Isaías is among the younger generation who are proud of their Maya heritage. The signing of the Peace Accords in 1996 opened the door to a renewed respect for Maya traditions and spiritual practices. This painting reveals Isaías’ remembrance of his Maya heritage and his dream for the future.
In this self-portrait Isaías is applying the finishing touches to a depiction of the xamaliil (personified spirit) of a rainbow. The painting is full of people and objects that are significant to the Maya. In the upper left-hand corner is the Sun personified as a spirit, as is the Moon in the upper right corner. Next to the Moon Isaías has painted the mountain El K’istiliin (also known as las Cristalinas), that rises above his hometown of San Juan la Laguna. In it people see the profile of a reclining Maya man.
In the center at the top, we see the head of Tecum Umam, the K’iche’ Maya king who was defeated by Pedro Alvarado, but who never surrendered. Tecum Umam is traditionally depicted with a quetzal, the national bird of Guatemala, perched on his head. Other pre-Hispanic Maya faces appear throughout the painting in purple, along with a pyramid at Tikal.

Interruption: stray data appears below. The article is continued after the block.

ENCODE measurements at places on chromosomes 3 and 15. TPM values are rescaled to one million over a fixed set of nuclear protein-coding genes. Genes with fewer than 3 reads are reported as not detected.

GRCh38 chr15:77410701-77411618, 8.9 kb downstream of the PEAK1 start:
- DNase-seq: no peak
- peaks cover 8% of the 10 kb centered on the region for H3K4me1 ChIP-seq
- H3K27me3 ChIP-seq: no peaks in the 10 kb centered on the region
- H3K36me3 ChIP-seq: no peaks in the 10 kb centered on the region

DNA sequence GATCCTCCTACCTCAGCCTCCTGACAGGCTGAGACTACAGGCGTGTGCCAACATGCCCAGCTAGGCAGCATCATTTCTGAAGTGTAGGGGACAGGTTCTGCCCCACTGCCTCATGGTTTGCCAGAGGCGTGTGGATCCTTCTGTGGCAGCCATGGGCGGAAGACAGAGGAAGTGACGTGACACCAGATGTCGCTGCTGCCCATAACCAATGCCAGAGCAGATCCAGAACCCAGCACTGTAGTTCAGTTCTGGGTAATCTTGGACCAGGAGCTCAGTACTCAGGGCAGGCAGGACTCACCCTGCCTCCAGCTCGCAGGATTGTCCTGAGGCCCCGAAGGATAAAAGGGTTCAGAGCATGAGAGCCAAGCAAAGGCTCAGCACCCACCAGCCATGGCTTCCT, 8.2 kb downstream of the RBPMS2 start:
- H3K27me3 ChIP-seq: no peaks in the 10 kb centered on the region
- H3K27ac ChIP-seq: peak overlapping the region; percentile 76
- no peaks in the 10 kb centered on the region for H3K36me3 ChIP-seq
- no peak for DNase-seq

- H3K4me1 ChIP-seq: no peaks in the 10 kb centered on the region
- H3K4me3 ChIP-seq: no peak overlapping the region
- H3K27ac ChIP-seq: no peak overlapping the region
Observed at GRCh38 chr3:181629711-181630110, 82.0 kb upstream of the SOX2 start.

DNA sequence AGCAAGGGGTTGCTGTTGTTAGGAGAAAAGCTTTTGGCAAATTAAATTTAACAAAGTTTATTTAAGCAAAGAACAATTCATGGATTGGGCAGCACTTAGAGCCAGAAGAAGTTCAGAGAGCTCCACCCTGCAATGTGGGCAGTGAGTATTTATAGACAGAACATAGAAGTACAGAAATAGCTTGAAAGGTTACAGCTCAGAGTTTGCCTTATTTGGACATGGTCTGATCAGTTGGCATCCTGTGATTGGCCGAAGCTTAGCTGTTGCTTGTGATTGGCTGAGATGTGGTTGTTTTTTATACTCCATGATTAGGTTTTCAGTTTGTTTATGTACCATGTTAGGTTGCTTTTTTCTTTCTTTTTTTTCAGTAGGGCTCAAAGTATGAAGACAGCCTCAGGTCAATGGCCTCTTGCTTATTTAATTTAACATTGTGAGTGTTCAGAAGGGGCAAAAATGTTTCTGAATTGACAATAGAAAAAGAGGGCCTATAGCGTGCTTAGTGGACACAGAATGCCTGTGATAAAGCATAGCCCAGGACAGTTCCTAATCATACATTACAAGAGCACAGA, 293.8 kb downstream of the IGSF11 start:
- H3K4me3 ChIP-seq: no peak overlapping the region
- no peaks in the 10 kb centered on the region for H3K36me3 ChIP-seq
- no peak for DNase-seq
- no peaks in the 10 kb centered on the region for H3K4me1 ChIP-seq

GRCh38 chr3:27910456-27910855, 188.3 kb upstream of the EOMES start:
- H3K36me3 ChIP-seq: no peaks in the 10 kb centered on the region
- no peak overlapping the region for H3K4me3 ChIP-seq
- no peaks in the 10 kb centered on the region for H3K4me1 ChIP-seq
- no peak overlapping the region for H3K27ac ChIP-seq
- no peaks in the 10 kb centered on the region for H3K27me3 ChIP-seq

The Popol Wuj relates how the Maya were formed by the gods out of corn. Isaías paints an ear of corn that is reverently held by a pair of cupped hands, growing up the right side of the painting. Maya people are emerging from the ear along with a plumed serpent, Q’uq’kumatz, which is known to Mexicans as Quetzalcoatl.
Beneath Isaías’ arm we see the hand of a woman grinding corn for tortillas on a metate with her mano (her grinding stone and pestle). Before gas-powered grinders, this was how Maya women prepared masa for tortillas. Behind Isaías’ head we see a waterfall flowing into a lake—water, along with corn, being necessary for life. Near the Sun, a woman weaves cloth using a back-strap loom, a small loom that she can easily take with her and quickly set up anywhere.
Isaías includes the three traditional musical instruments—the marimba, the tambor (drum), and the chirimilla (a flute-like instrument which sounds more like an oboe).
In the lower left-hand corner, dressed in red, is El Aj’iitz, the sorcerer from the Dance of the Conquest, who represents all the Maya shamans and day keepers who preserved and kept alive important aspects of Maya spirituality—hidden until it was safe to again practice them. Above El Aj’iitz is a censor filled with incense (pom), used both for Christian and Maya ceremonies.